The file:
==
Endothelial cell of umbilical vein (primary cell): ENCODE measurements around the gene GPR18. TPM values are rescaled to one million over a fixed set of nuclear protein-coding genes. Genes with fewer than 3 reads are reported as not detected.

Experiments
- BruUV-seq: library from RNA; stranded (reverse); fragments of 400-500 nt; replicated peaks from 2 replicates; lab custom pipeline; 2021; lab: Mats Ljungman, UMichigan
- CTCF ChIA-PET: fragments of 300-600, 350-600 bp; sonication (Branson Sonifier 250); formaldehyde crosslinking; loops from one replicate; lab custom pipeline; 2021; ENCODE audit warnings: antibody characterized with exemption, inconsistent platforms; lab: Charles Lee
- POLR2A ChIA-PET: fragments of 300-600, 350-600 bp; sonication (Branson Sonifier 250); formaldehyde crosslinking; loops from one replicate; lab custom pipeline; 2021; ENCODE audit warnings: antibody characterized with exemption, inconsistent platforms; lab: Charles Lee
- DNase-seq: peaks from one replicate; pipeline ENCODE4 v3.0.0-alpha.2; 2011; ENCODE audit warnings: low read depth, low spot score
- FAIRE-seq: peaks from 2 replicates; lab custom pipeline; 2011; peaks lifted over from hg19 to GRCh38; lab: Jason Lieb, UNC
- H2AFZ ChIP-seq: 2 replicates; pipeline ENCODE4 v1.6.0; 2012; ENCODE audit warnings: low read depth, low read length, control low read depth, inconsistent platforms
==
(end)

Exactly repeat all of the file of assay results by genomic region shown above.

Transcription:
Endothelial cell of umbilical vein (primary cell): ENCODE measurements around the gene GPR18. TPM values are rescaled to one million over a fixed set of nuclear protein-coding genes. Genes with fewer than 3 reads are reported as not detected.

Experiments
- BruUV-seq: library from RNA; stranded (reverse); fragments of 400-500 nt; replicated peaks from 2 replicates; lab custom pipeline; 2021; lab: Mats Ljungman, UMichigan
- CTCF ChIA-PET: fragments of 300-600, 350-600 bp; sonication (Branson Sonifier 250); formaldehyde crosslinking; loops from one replicate; lab custom pipeline; 2021; ENCODE audit warnings: antibody characterized with exemption, inconsistent platforms; lab: Charles Lee
- POLR2A ChIA-PET: fragments of 300-600, 350-600 bp; sonication (Branson Sonifier 250); formaldehyde crosslinking; loops from one replicate; lab custom pipeline; 2021; ENCODE audit warnings: antibody characterized with exemption, inconsistent platforms; lab: Charles Lee
- DNase-seq: peaks from one replicate; pipeline ENCODE4 v3.0.0-alpha.2; 2011; ENCODE audit warnings: low read depth, low spot score
- FAIRE-seq: peaks from 2 replicates; lab custom pipeline; 2011; peaks lifted over from hg19 to GRCh38; lab: Jason Lieb, UNC
- H2AFZ ChIP-seq: 2 replicates; pipeline ENCODE4 v1.6.0; 2012; ENCODE audit warnings: low read depth, low read length, control low read depth, inconsistent platforms